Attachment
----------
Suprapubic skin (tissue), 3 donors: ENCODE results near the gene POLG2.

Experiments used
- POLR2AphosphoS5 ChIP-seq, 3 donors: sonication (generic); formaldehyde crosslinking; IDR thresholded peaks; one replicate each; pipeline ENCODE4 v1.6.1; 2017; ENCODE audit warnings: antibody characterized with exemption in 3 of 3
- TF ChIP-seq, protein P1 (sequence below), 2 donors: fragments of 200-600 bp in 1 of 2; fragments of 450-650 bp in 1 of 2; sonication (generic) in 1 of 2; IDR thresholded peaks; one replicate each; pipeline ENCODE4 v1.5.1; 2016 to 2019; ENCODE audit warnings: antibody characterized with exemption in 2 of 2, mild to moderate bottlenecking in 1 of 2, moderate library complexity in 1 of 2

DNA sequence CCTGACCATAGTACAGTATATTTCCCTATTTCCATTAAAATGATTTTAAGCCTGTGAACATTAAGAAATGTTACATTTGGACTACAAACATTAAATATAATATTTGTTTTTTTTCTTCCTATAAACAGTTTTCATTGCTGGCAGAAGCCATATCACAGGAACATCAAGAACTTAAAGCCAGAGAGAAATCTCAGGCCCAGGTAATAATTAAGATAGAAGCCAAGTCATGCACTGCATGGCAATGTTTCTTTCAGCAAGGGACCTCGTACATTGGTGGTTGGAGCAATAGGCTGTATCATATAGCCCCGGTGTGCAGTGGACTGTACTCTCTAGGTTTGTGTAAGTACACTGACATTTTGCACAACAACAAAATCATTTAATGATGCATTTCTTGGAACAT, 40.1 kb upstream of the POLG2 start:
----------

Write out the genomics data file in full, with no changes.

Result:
Suprapubic skin (tissue), 3 donors: ENCODE results near the gene POLG2.

Experiments used
- POLR2AphosphoS5 ChIP-seq, 3 donors: sonication (generic); formaldehyde crosslinking; IDR thresholded peaks; one replicate each; pipeline ENCODE4 v1.6.1; 2017; ENCODE audit warnings: antibody characterized with exemption in 3 of 3
- TF ChIP-seq, protein P1 (sequence below), 2 donors: fragments of 200-600 bp in 1 of 2; fragments of 450-650 bp in 1 of 2; sonication (generic) in 1 of 2; IDR thresholded peaks; one replicate each; pipeline ENCODE4 v1.5.1; 2016 to 2019; ENCODE audit warnings: antibody characterized with exemption in 2 of 2, mild to moderate bottlenecking in 1 of 2, moderate library complexity in 1 of 2

DNA sequence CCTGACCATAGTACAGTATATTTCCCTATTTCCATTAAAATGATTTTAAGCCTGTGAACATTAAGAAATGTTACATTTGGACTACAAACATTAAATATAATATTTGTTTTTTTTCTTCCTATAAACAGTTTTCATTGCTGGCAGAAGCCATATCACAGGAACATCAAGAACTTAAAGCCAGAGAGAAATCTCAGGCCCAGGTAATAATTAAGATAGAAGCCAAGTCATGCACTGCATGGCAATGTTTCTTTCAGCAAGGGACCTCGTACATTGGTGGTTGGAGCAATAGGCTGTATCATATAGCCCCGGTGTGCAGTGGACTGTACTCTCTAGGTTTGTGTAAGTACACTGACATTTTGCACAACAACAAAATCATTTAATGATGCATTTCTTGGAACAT, 40.1 kb upstream of the POLG2 start: